Cure 4 The Kids: What do you feel is the most important aspect of AB254?
Assemblywoman Neal: The fact that we have comprehensive care for sickle cell patients in Nevada is a first. That’s not something that has ever existed before around the state. We’ve created a pathway so that when a patient enter the system (doctor or medical clinic or hospital) they will be managed and someone will be following their case — that’s new. Once they arrive at a hospital they cannot be misdiagnosed or mistreated and we will build a registry around these patients and document what is happening to them.
We also asked Cure 4 The Kids Foundation’s Dr. Nik Abdul-Rashid, who oversees the clinic’s Sickle Cell Treatment Center about the important aspects of the bill:
Dr. Rashid: The common theme that I hear from patients and their families is that there is a general lack of understanding of sickle cell disease. That misunderstanding appears at all levels — from the hospital where a patient may need to seek treatment for severe complications, to the providers who see a sickle cell disease patient and who may not be aware of the current and improved treatments. Outside the medical community, it can also be a big issue. Those who are unfamiliar with sickle cell disease — which can include educators and even other students — may begin to view those affected by the disease differently which can lead to bias in many different ways. I think it is vital that we work to educate people at all levels in our community about what sickle cell disease is, and what it is like for people living with this condition. This bill – AB254 – is a great step in that direction.
Since 2007, Cure 4 The Kids Foundation has provided treatment to sickle cell patients. In 2016, Cure 4 The Kids Foundation significantly changed its treatment to include a more comprehensive approach, leading to the creation of the Sickle Cell Treatment Center of Nevada. Under the direction of Dr. Rashid, sickle cell patients from birth to 18 years of age, as well as established adult sickle cell patients, receive comprehensive care in addition to any more immediate health needs.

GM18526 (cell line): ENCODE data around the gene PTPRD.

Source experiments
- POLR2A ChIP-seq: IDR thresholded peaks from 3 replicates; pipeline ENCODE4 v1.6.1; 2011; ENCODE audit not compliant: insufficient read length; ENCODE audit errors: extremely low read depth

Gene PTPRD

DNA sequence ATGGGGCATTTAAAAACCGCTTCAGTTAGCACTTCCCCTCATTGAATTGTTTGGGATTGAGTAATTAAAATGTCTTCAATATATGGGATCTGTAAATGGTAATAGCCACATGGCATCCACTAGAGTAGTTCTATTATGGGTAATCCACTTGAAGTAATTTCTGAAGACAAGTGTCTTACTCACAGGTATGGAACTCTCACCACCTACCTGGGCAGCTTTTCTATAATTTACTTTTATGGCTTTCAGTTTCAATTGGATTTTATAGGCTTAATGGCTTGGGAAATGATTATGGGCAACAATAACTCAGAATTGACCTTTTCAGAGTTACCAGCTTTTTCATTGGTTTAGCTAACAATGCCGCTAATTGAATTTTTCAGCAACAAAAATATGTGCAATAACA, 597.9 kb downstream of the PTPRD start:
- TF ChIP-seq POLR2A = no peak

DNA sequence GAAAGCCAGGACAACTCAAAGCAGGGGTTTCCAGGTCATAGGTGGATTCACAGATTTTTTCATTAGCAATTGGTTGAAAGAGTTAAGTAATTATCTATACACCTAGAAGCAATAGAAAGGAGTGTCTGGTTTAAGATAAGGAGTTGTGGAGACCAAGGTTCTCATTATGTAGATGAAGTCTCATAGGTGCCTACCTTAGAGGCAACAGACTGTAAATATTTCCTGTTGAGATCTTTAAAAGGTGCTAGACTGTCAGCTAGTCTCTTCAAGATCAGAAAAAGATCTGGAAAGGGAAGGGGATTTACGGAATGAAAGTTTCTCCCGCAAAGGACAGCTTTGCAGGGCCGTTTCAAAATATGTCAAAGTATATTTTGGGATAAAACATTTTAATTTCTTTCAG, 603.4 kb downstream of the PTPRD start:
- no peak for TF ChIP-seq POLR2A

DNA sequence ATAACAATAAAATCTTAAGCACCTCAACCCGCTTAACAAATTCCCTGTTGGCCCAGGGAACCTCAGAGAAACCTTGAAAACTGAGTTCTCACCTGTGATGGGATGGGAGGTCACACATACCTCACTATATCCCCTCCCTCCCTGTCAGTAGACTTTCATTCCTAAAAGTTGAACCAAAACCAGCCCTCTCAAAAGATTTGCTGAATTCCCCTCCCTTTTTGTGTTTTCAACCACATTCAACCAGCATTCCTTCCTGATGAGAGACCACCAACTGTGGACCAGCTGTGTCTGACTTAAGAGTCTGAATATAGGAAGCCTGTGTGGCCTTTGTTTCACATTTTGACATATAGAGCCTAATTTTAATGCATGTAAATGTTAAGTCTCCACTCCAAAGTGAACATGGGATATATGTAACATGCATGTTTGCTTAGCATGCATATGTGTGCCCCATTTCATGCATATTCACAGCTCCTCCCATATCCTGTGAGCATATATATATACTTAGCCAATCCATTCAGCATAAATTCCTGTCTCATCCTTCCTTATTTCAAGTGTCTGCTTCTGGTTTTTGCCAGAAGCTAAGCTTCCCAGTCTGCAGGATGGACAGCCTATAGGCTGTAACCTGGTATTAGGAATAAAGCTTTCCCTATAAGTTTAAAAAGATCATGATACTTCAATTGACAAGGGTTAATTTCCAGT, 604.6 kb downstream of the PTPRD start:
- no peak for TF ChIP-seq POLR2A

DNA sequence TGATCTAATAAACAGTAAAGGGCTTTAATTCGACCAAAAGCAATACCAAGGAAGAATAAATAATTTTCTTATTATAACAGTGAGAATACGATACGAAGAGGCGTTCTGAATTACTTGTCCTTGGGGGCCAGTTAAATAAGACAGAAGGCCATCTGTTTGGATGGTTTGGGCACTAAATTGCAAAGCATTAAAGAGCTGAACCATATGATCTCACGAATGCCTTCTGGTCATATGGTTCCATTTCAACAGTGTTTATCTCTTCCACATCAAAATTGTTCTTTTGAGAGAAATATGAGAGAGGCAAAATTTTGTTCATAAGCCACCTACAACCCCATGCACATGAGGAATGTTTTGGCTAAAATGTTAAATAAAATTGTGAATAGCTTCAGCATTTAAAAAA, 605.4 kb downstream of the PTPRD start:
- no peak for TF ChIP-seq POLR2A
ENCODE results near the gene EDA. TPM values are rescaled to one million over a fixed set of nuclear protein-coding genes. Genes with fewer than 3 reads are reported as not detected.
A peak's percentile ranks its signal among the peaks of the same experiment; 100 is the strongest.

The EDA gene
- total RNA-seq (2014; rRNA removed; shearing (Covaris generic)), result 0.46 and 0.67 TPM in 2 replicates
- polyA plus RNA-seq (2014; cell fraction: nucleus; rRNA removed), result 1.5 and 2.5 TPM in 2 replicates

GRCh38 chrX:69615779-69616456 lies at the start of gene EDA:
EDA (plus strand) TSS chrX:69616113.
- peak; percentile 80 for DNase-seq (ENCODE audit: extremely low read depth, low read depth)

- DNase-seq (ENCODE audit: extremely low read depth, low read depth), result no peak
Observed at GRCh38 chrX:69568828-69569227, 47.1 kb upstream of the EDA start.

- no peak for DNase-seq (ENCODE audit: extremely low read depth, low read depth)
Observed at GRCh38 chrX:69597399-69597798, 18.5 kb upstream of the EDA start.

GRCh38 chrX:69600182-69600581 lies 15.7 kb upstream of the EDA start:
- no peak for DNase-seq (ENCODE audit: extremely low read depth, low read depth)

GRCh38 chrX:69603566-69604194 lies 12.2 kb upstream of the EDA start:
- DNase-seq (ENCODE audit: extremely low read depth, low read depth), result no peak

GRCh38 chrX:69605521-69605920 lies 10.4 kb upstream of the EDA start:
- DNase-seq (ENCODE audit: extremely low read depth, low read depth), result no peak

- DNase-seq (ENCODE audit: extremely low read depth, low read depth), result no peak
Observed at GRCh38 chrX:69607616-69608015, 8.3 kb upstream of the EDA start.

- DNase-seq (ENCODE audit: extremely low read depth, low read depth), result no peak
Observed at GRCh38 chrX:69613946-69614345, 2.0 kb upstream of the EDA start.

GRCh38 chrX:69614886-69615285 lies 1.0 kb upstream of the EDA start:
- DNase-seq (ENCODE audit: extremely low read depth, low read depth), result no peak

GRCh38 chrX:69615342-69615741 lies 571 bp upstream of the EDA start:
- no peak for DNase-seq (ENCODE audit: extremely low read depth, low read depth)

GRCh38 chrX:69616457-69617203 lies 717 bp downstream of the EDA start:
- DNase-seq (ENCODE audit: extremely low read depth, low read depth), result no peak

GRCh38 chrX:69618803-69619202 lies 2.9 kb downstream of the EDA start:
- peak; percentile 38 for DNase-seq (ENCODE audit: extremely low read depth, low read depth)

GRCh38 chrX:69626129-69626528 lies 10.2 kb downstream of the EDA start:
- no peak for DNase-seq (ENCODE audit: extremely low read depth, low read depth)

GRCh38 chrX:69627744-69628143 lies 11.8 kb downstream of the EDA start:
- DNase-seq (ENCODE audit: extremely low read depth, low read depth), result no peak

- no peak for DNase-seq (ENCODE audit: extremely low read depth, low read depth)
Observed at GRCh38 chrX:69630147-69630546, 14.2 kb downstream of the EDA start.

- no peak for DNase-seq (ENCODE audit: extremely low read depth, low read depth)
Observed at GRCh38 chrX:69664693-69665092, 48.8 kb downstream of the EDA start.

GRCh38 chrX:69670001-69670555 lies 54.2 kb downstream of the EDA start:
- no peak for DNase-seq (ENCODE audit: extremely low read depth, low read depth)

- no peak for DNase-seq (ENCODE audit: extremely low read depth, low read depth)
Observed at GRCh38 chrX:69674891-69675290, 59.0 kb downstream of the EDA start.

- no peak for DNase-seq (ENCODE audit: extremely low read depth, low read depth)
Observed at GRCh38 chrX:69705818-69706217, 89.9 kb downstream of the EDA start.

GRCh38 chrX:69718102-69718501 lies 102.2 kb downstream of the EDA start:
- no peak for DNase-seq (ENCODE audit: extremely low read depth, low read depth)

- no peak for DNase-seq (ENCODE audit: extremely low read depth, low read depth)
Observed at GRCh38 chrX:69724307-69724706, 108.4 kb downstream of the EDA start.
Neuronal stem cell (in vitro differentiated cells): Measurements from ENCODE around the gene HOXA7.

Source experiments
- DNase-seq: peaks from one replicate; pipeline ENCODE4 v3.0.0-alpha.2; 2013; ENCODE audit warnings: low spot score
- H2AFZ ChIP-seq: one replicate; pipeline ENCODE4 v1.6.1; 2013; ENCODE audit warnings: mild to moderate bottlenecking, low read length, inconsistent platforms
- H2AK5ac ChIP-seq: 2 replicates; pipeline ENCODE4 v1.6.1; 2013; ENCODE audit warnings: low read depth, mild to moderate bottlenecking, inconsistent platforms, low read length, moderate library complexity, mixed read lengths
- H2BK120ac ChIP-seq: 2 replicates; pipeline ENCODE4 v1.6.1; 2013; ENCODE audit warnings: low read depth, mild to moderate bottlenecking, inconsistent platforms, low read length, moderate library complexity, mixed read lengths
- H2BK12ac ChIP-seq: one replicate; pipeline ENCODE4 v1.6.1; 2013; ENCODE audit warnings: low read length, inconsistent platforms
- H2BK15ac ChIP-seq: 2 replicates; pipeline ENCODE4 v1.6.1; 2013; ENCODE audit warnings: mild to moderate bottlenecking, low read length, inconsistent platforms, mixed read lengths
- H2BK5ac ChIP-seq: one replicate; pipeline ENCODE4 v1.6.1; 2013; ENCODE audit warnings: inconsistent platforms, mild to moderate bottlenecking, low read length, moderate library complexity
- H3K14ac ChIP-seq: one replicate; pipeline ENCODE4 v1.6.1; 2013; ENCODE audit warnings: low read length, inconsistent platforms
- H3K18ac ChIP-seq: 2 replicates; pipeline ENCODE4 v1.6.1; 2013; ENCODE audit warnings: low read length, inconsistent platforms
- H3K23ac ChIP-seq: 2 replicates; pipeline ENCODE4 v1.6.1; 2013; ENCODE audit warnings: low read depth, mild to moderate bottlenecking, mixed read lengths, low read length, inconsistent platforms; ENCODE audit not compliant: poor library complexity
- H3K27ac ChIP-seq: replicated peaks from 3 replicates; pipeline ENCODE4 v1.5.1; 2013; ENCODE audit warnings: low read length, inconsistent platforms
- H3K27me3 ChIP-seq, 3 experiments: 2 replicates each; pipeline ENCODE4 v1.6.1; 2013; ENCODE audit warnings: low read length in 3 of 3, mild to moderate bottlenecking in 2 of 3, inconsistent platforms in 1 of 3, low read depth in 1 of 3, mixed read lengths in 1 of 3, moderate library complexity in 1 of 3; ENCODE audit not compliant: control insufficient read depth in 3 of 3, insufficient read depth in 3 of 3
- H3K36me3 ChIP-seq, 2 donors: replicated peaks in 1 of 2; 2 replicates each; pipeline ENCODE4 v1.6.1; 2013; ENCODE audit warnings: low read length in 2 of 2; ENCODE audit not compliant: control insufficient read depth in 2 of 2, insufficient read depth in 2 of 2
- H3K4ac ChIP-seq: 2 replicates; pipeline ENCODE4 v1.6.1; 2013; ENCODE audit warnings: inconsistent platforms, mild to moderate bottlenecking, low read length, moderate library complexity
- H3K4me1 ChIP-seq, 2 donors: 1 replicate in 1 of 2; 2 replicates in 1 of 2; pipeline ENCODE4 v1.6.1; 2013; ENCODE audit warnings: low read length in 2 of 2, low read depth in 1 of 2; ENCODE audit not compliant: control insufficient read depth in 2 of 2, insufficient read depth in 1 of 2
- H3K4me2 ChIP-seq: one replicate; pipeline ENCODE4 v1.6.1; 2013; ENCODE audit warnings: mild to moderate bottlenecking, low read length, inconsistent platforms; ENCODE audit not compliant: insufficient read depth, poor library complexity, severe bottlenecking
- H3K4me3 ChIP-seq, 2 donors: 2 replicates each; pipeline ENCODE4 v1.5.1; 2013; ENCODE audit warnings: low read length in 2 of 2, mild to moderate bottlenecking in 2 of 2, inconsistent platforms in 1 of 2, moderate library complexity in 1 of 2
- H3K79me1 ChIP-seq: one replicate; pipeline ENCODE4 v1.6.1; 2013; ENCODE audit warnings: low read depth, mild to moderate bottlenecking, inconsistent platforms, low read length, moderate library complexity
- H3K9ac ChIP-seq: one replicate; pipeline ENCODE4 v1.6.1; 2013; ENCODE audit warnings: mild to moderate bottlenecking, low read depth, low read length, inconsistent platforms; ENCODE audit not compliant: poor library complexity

Comprehensive clinics provide a more detailed analysis of a patient’s medical and psychosocial needs and ultimately better treatment.
- The comprehensive clinic team includes:
Board-Certified Pediatric Hematologist
Pediatric Nurse Practitioner/Sickle Cell Comprehensive Clinic Coordinator
Child Life Specialist
Clinical Research Associate
If you would like to learn more about sickle cell disease treatments at Cure 4 The Kids Foundation, or to schedule an appointment, please call 702-732-1493.
AB 254 Summary:
Requires Nevada’s Chief Medical Officer to establish and maintain a system for reporting sickle cell disease and its variants; also authorizes administrative penalties for failing to report certain information.
Requires testing newborns for the presence of sickle cell disease and its variants; allows for parents to be tested at same time.
Requires Medicaid to cover certain supplements recommended by the Pharmacy and Therapeutics Committee which can be helpful to sickle cell patients.
Requires a health insurer to include coverage for certain prescription drugs and services for the treatment of sickle cell disease.
Authorizes a prescription of certain controlled substances for the treatment of acute pain caused by sickle cell disease and its variants for a longer period than otherwise allowed.
You can read the entire bill here.